Successful Macroeconomic Stimulus
Modern economies can be stimulated by macroeconomic policies that increase purchasing power. If the stimulus is deficit-financed, the resulting increase in national debt can be accommodated within broad limits.
This policy brief looks at the conditions that allow for successful implementation of macroeconomic stimulus programmes appropriate for a progressive government.
Monetary Policy: Beyond QE
For four decades British governments have placed priority on maintaining low inflation. Under Conservative governments this functioned as the central macroeconomic policy goal. A Labour government will come under strong pressure to maintain this priority, though it is frequently in conflict with other objectives such as economic growth and full employment.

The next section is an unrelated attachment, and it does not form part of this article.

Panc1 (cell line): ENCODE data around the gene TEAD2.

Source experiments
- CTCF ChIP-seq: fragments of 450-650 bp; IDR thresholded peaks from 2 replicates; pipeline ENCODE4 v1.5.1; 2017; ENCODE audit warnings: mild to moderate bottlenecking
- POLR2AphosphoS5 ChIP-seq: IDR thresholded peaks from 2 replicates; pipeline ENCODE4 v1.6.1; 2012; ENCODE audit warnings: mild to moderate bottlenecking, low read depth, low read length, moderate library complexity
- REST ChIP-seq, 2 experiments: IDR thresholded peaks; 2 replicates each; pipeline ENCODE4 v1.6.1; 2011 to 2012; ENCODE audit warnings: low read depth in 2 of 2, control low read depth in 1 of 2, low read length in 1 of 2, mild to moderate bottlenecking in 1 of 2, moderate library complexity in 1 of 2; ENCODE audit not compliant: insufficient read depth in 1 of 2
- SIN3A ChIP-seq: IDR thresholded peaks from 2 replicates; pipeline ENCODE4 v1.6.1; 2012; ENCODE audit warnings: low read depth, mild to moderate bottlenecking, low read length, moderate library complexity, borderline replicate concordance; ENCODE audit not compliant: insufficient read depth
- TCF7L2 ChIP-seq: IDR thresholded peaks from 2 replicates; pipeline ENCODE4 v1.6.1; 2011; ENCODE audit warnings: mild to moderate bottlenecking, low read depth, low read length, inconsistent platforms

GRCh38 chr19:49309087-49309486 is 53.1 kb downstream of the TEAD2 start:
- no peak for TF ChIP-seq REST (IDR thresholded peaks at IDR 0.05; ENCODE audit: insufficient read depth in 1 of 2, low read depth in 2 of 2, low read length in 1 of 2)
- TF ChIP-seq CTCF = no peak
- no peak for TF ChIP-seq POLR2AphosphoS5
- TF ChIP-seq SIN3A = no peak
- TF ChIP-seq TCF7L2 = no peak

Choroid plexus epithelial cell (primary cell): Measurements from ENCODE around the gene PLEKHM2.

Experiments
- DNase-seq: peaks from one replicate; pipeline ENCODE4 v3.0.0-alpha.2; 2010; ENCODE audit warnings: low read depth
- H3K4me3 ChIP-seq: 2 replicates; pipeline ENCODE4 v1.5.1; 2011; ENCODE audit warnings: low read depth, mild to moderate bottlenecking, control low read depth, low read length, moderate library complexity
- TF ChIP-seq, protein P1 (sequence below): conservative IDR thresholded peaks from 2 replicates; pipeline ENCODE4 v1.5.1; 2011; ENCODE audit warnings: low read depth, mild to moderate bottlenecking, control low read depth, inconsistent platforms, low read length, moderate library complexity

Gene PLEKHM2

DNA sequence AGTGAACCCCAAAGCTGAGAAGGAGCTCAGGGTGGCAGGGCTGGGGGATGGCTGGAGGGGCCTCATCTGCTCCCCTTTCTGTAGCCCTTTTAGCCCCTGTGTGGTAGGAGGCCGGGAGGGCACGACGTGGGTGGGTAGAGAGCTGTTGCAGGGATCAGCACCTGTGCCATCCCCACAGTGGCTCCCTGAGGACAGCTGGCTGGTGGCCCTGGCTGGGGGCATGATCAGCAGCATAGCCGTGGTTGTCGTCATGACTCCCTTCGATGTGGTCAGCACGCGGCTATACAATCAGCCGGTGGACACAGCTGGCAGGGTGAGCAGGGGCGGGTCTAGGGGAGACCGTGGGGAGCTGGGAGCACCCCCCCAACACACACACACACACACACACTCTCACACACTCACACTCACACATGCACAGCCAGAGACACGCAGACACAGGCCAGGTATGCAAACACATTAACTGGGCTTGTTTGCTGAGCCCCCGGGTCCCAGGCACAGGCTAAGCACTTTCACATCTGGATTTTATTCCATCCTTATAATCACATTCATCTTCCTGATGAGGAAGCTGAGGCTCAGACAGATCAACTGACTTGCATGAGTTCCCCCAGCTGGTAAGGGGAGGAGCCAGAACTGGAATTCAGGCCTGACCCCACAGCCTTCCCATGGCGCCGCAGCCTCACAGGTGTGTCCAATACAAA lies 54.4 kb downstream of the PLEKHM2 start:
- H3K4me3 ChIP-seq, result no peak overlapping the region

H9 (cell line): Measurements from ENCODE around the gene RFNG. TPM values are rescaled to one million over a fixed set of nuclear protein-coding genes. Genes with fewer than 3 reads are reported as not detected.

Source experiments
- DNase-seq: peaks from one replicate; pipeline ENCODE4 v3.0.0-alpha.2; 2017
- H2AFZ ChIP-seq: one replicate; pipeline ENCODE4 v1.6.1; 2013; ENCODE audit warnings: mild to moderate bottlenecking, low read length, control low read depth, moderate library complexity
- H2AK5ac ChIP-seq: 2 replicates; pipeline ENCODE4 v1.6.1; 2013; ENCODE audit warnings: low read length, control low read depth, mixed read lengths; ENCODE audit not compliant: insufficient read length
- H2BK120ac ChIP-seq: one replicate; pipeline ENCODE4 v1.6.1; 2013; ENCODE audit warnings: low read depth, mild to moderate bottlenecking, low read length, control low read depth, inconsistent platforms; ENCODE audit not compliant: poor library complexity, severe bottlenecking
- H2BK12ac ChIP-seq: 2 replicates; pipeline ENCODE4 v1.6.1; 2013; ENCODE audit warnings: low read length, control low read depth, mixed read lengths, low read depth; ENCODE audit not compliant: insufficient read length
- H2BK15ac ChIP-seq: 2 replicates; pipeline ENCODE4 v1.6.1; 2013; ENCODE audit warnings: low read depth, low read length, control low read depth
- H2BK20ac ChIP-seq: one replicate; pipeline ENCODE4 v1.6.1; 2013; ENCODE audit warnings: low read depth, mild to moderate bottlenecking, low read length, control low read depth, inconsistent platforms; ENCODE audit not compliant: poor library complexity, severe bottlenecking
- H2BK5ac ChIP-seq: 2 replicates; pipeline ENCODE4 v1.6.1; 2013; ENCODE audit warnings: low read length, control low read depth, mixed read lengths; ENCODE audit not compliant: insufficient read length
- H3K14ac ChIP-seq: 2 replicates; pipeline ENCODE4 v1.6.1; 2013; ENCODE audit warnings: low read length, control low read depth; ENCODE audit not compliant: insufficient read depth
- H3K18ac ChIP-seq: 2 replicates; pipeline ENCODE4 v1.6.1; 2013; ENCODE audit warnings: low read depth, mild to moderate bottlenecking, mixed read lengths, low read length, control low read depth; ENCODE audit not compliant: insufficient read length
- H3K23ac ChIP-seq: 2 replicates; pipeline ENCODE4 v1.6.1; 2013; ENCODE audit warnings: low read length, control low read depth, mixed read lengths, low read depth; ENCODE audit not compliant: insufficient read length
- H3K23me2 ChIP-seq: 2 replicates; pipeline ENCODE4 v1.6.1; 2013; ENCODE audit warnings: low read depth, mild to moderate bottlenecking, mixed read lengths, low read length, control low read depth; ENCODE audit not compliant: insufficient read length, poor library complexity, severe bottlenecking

Two decades after the granting of independence to the Bank of England to determine its own monetary policy, the doctrine which formed the basis for this policy has been discredited by the financial crisis of 2007-2010 and its aftermath. This doctrine was the New Consensus on Monetary Policy, that monetary policy, principally varying the interest rate at which the central bank provides funds to the money market, can effectively regulate the rate of inflation and the business cycle.